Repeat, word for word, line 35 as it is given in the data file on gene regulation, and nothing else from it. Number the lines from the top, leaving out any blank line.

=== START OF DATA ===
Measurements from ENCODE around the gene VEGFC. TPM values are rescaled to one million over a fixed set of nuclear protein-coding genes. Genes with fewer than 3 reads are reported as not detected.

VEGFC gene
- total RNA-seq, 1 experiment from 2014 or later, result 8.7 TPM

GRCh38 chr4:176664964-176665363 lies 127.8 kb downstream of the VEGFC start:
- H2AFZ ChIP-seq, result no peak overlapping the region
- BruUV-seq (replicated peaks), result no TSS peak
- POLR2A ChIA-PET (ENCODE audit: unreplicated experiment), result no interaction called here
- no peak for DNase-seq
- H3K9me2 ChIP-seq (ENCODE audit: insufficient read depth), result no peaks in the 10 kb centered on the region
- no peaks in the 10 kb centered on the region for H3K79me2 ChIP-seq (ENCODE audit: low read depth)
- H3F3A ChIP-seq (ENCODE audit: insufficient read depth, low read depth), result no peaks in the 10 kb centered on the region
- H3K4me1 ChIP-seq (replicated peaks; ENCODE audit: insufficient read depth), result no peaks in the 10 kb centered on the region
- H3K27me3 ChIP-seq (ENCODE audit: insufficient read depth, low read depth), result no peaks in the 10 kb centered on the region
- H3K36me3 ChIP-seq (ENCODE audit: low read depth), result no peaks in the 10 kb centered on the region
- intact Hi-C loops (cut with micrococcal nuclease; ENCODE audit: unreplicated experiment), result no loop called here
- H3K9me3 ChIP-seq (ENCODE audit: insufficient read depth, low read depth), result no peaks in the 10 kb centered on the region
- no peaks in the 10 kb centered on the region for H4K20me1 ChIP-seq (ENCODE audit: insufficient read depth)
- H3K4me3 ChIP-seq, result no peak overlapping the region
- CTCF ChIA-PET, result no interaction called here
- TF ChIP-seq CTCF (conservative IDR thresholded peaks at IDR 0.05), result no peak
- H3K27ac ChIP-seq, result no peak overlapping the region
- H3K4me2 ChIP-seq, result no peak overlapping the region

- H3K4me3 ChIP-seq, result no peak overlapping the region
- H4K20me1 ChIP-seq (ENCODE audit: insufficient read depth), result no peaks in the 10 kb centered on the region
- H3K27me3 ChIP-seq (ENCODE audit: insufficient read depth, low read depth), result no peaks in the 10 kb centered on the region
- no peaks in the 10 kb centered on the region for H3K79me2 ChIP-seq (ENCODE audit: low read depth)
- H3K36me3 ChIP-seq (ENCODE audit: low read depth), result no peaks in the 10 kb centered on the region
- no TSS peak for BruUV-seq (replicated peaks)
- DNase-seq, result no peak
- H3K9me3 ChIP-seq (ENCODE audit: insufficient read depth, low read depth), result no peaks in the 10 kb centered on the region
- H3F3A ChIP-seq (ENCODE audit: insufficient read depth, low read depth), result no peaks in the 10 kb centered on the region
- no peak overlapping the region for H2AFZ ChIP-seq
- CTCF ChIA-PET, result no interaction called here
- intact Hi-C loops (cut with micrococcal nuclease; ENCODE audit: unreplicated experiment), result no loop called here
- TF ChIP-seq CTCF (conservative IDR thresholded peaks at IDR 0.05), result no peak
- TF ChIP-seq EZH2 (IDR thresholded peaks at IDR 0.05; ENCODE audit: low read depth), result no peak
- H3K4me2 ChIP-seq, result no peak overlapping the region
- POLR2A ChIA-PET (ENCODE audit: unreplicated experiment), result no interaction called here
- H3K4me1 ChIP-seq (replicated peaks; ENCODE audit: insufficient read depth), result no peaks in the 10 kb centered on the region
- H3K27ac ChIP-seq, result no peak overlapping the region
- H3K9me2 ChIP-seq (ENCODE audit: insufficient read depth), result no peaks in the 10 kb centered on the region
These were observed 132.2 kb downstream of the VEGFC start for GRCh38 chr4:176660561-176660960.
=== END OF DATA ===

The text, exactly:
- TF ChIP-seq CTCF (conservative IDR thresholded peaks at IDR 0.05), result no peak